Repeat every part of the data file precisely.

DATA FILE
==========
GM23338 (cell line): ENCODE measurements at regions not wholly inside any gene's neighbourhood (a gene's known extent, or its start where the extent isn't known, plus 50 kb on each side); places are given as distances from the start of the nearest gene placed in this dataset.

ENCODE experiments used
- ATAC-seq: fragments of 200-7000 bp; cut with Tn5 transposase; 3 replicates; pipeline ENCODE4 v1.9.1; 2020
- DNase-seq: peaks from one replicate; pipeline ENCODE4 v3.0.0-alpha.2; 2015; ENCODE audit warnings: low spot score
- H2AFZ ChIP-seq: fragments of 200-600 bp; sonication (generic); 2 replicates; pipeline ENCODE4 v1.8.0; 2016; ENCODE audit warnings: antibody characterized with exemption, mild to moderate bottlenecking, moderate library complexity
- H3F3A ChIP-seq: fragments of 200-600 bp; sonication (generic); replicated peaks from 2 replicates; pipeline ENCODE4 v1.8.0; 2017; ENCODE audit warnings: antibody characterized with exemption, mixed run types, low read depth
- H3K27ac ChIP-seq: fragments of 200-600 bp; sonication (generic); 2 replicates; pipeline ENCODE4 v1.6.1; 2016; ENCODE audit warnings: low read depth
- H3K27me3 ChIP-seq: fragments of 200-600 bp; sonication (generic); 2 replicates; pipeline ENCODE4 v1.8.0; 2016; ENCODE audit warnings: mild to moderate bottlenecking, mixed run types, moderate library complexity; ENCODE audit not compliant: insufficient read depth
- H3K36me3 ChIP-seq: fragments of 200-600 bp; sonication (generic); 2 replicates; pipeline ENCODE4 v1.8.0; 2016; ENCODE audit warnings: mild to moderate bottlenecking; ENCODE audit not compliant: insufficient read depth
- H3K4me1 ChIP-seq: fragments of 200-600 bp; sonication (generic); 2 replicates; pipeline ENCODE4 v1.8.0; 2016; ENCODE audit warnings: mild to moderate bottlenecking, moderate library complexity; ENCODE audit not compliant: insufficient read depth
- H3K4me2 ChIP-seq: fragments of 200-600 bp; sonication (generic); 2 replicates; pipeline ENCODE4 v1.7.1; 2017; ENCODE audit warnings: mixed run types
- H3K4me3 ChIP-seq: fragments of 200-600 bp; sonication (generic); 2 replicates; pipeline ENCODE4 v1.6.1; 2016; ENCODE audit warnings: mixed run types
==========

GM23338 (cell line): ENCODE measurements at regions not wholly inside any gene's neighbourhood (a gene's known extent, or its start where the extent isn't known, plus 50 kb on each side); places are given as distances from the start of the nearest gene placed in this dataset.

ENCODE experiments used
- ATAC-seq: fragments of 200-7000 bp; cut with Tn5 transposase; 3 replicates; pipeline ENCODE4 v1.9.1; 2020
- DNase-seq: peaks from one replicate; pipeline ENCODE4 v3.0.0-alpha.2; 2015; ENCODE audit warnings: low spot score
- H2AFZ ChIP-seq: fragments of 200-600 bp; sonication (generic); 2 replicates; pipeline ENCODE4 v1.8.0; 2016; ENCODE audit warnings: antibody characterized with exemption, mild to moderate bottlenecking, moderate library complexity
- H3F3A ChIP-seq: fragments of 200-600 bp; sonication (generic); replicated peaks from 2 replicates; pipeline ENCODE4 v1.8.0; 2017; ENCODE audit warnings: antibody characterized with exemption, mixed run types, low read depth
- H3K27ac ChIP-seq: fragments of 200-600 bp; sonication (generic); 2 replicates; pipeline ENCODE4 v1.6.1; 2016; ENCODE audit warnings: low read depth
- H3K27me3 ChIP-seq: fragments of 200-600 bp; sonication (generic); 2 replicates; pipeline ENCODE4 v1.8.0; 2016; ENCODE audit warnings: mild to moderate bottlenecking, mixed run types, moderate library complexity; ENCODE audit not compliant: insufficient read depth
- H3K36me3 ChIP-seq: fragments of 200-600 bp; sonication (generic); 2 replicates; pipeline ENCODE4 v1.8.0; 2016; ENCODE audit warnings: mild to moderate bottlenecking; ENCODE audit not compliant: insufficient read depth
- H3K4me1 ChIP-seq: fragments of 200-600 bp; sonication (generic); 2 replicates; pipeline ENCODE4 v1.8.0; 2016; ENCODE audit warnings: mild to moderate bottlenecking, moderate library complexity; ENCODE audit not compliant: insufficient read depth
- H3K4me2 ChIP-seq: fragments of 200-600 bp; sonication (generic); 2 replicates; pipeline ENCODE4 v1.7.1; 2017; ENCODE audit warnings: mixed run types
- H3K4me3 ChIP-seq: fragments of 200-600 bp; sonication (generic); 2 replicates; pipeline ENCODE4 v1.6.1; 2016; ENCODE audit warnings: mixed run types